METHODS FOR HANG GLIDER SAIL PATTERNS

There are several suitable methods to design the sail patterns of the hang glider. Let's expose some of them.
These methods will be programmed in LEhanggliding

1) "Billow" method
It is a very simple method applicable to the old Rogallo, Standard and High Performance Standard wings of the 70's. It is based on considering the sail as a conical surface. Given the angle between the keel and the leading edge, to define the sail it is only necessary to draw a circular sector with an angle equal to the sum of the angle between the bars of the structure (typically from 41º to 50º) , plus the billow angle that will define the conical surface. A typical billow angle is that of 3.5º, so the angle of the circular sector will be between 43.5 and 53.5. In addition it is necessary to add the corresponding pocket surfaces for the leading edge and the keel tubes. A recommendable improvement is to estimate the deflection of the structure, either by flexion of the tubes in flight or by the action of deflectors (very common at the end of the 70's). Then subtract or add proportionally, the amount of fabric necessary to compensate the deflection and obtain a smooth surface.

2) Method of the panel parallet to the keel
In this method the candle is defined by means of elongated panels with a side parallel to the keel. A panel delimited between two battens or an intermediate profile is considered. Thus the panel is defined by a profile on the right and a profile on the left. We must decompose each of these profiles in N points. Then consider the successive quadrilaterals in space, consisting of two consecutive points, and decompose this quadrilateral into two triangles that can be developed on a flat surface. This method is exactly the same as the one used in paragliders to develop a panel between two profiles. This is used to obtain the upper surface.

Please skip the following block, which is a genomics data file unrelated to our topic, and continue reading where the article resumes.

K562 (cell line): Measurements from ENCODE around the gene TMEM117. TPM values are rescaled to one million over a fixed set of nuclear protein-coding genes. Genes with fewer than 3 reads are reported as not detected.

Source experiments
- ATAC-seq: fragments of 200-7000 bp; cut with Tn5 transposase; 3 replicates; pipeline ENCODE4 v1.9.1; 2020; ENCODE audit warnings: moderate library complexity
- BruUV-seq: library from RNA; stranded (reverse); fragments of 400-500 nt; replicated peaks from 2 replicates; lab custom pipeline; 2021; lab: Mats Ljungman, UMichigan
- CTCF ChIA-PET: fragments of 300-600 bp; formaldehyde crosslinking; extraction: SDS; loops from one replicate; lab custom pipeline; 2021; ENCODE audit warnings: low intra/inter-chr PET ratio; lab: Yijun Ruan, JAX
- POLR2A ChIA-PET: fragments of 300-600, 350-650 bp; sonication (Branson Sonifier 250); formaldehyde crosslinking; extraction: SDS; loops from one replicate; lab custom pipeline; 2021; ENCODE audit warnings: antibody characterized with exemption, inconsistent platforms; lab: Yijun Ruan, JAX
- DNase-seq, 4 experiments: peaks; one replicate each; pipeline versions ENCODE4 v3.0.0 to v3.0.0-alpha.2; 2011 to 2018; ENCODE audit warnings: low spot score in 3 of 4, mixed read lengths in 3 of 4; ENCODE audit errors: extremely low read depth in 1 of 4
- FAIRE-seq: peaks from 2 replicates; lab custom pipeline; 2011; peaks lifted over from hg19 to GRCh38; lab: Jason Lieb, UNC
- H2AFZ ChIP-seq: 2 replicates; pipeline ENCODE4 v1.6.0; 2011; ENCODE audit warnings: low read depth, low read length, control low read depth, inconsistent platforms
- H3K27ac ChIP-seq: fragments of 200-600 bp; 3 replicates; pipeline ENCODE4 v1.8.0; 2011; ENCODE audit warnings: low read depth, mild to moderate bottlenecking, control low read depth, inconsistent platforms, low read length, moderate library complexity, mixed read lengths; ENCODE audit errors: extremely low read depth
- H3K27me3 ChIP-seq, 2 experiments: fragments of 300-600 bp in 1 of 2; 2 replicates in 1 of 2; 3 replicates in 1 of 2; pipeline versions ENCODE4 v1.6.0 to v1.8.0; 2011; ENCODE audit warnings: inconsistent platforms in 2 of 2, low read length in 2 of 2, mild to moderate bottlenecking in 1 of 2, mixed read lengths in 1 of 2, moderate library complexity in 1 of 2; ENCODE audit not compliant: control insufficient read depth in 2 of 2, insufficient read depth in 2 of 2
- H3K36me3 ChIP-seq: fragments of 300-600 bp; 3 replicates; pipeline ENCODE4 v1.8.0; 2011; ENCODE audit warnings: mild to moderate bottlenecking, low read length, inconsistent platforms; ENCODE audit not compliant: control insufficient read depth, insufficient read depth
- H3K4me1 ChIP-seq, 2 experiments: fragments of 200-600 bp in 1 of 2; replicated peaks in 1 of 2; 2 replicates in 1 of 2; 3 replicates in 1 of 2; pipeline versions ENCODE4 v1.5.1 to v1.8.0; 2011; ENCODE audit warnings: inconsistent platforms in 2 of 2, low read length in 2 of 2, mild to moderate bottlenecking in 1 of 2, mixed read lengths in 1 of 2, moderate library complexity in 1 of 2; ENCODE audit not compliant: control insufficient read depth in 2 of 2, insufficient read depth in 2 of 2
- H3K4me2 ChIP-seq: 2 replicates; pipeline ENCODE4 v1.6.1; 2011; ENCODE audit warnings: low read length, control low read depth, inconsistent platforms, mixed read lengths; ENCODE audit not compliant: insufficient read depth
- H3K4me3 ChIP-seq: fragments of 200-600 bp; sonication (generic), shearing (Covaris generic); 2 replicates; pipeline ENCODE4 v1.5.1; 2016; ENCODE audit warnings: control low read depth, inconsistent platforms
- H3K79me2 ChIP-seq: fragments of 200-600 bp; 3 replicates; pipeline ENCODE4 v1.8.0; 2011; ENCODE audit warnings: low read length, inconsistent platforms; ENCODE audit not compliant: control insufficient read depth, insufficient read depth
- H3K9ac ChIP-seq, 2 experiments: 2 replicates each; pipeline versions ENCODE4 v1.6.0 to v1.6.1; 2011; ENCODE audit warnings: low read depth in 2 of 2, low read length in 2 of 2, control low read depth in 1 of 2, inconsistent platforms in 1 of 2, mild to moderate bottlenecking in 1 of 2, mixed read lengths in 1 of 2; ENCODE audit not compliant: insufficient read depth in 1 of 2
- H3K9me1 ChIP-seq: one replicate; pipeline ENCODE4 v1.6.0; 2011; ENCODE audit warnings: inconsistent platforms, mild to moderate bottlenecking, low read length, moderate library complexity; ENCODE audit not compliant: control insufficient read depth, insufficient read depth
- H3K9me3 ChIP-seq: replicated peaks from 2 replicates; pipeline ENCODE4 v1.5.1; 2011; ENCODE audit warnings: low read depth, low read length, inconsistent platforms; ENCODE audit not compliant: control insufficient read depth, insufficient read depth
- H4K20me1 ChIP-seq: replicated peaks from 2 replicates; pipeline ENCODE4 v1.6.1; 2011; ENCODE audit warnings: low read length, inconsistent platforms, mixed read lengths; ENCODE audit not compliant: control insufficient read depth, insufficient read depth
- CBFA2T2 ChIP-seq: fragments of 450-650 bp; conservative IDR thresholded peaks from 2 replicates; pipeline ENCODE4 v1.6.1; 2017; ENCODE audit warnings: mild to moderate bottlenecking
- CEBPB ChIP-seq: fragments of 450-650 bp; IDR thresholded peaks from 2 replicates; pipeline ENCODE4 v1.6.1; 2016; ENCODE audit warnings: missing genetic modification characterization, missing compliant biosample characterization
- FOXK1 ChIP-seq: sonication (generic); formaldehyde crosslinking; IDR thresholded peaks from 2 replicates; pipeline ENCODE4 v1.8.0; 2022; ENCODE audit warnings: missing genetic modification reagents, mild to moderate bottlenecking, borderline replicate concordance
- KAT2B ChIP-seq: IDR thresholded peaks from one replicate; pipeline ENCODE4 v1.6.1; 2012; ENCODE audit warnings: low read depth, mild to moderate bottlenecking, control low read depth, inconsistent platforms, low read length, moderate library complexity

For the intrados (lower surface) or leading edge pocket (typically in 30% double-surfaced wings), it is possible to consider two lines in space. The first line is formed by one of the guidelines of the leading edge tube "line 3 in the figure", and a second line "4" that will be the seam line between the lower and upper surface. Then we need to divide the lines in space "3" and "4" in N points, and apply again the subroutine of quadrilateral and triangles to develop a flat surface. Of course, line "3" must take into account the deflection of the structure in flight, and line "4" the shape and angle of attack of the profiles. That is why it is necessary to create a 3D reallistic model of the structure and the sail.

3) Empirical control of the distortion

Using the method of the parallel panels, we obtain very precise surfaces. But requires a lot of power of calculation (although geometrically trivial). It is unlikely that in the 1980s this method would be used. It's simpler to design a flat surface and trust that it will fit in the final 3D model! Without a doubt, this method may have been used by many constructors. Look at the sail of the Albatross:

This plan suggests a very simple construction. In fact the method is the billow angle (frame 110º, sail 111º), taking into account the distortions of the leading edge (40 mm with deflectors and 110 mm without), and the reduction of the chord of the profile due to the curvature. A little experimentation on models may provide good results. Alternatively, the numerical experimentation on method 2 can provide data to correct the distortions with a flat sail.

4) Transversal panels method
Modern sails use panels sewn with pieces in the transverse sense (along span). I have not yet defined a method to do this. I propose the method of "suppose the problem is solved and analyze" :) Soon more information.